Mrs Abiola Bawuah, the United Bank for Africa’s Regional Chief Executive Officer (RCEO) for West Africa 1, has urged Ghana to use technologies to rope in informal sector players into the country’s tax net. 

According to her, “going digital” would enable the government to raise more revenues from the large informal sector business operators to undertake its development projects for the people. 

Mrs Bawuah made this known at an economic forum organised by Danquah Institute, a pro-government think tank on the theme: ‘Bridging the gap between the formal and informal economy, the role of domestic revenue mobilisation in an era of Ghana Beyond Aid’, held in Accra, on Friday, 10 May 2019. 

Mrs Bawuah who shared a panel discussion with the Commission-General of the Ghana Revenue Authority (GRA), Emmanuel Nti, Commissioner of Customs of GRA, Isaac Crentsil, tax expert, Dr Alexander Ampabeng, and the CEO of the National Identification Authority (NIA), Professor Ken Attafuah, maintained: “For as to improve on tax collection, digital is the way to go.” 

She also used the occasion to stress on the need for government to put in place strong internal control measures to monitor tax collection and its proper usage to encourage more people especially the informal sector operators to pay taxes.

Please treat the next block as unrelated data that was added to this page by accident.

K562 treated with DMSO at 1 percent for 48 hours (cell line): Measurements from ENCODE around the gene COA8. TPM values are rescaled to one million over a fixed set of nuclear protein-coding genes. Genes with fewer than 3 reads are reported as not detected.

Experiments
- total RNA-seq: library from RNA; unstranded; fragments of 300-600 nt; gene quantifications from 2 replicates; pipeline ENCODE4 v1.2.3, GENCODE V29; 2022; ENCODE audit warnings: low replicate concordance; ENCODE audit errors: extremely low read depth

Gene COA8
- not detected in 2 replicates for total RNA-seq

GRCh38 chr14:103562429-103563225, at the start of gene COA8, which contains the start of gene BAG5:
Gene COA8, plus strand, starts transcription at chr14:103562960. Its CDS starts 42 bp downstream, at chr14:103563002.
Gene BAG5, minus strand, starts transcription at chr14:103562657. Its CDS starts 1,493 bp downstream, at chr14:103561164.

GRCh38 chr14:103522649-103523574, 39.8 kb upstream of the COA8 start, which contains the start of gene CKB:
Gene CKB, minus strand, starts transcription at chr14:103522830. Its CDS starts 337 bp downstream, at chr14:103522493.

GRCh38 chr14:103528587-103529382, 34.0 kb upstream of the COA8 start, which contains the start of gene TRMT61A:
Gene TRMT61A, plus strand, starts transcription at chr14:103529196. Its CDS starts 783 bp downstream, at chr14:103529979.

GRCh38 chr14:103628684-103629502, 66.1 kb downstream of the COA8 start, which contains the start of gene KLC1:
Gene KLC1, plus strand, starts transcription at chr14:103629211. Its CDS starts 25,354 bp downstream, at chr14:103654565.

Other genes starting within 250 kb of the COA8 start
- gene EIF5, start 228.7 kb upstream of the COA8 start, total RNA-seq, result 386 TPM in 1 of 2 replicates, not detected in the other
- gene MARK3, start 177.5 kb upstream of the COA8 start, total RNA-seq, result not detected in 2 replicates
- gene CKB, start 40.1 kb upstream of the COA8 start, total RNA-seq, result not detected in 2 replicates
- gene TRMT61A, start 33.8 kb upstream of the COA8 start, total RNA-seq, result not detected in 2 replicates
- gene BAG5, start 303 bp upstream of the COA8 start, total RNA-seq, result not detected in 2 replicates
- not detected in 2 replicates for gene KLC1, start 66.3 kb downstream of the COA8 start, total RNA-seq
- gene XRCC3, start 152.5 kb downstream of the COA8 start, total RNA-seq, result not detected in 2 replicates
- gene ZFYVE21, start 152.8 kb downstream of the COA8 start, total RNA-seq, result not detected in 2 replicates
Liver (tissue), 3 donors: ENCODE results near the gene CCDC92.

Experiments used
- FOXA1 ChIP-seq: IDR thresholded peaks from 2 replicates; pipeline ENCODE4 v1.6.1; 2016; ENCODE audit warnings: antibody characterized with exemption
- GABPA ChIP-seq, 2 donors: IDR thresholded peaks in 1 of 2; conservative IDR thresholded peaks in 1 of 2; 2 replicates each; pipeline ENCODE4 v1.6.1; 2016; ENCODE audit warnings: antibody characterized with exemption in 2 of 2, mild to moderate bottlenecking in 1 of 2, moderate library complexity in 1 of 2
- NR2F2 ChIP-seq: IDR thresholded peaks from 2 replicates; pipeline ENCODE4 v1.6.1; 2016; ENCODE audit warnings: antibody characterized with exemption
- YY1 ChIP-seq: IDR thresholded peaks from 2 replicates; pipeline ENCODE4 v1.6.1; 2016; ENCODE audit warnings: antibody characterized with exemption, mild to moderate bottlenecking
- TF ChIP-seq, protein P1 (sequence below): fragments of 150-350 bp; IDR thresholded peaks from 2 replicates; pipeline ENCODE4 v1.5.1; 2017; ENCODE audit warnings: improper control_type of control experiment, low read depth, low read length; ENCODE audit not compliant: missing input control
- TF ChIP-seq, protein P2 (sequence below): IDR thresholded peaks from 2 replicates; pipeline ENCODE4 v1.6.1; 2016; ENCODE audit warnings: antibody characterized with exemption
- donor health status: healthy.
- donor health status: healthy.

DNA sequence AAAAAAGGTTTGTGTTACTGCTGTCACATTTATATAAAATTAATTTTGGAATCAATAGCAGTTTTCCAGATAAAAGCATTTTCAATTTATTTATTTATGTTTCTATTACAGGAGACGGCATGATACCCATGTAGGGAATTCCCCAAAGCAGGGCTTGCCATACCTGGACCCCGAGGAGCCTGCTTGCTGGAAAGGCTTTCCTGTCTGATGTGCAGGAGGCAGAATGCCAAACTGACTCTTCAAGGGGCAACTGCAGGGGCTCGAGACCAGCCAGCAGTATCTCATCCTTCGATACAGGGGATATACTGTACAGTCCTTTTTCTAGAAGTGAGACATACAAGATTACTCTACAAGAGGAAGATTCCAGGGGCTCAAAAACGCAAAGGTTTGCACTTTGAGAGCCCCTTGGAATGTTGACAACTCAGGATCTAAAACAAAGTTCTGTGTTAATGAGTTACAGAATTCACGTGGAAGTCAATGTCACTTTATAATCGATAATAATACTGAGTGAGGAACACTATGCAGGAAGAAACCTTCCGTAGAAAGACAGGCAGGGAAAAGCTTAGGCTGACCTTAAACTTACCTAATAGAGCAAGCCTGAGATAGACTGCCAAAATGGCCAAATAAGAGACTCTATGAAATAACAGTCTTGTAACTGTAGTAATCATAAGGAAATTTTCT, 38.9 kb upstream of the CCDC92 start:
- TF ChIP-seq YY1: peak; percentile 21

“We need to have strong internal control measures to monitor tax collection. So, we need to invest in digital tax collection,” she said. 


Mrs Bawuah recommended to the Ghanaian government to double its effort at incentivising tax payers particularly, those in the formal sector to motivate them to do more. 

A professor of Economics at the Kwame Nkrumah University of Science and Technology (KNUST), Eugenia Amporfu, who chaired the forum, advocated the use of simple technologies such as mobile money for the payment of taxes in the country, especially in the informal sector. 

Such a system, according to her would make it easier for people in the informal sector to pay their taxes with ease. 

Informal sector total revenue 

The Commissioner-General of the Ghana Revenue Authority (GRA), Emmanuel Nti, noted that the country’s informal sector contributes just one per cent to the total tax revenue. 

He explained that the total tax revenue for the informal sector is mainly captured under the self-employed category, which makes “just about a percentage” of total tax revenue. 

Finance Minister, Ken Ofori-Atta said close to 55 per cent of Ghana’s tax revenue is consumed by interests on loans, alone. 

In 2018, Ghana “raised GHS37.8 billion in tax revenues and spent GHS21.1 billion to service our loans – and by that, I mean, interest payments alone.” he added. 

The less revenue the country generates, Mr Ofori-Atta noted: “The more we will have to spend because arrears and interests accrue and our maintenance culture suffers.” 

With the informal sector estimated to be more than 60 per cent of the country’s economy, it means a large chunk of revenue which could have been collected from that sector is left uncollected.

The informal sector is made up of businesses – across all sectors – which are not registered with the Registrar-General’s Department (RGD) and do not keep formal accounts, per the definition of Ghana Statistical Service.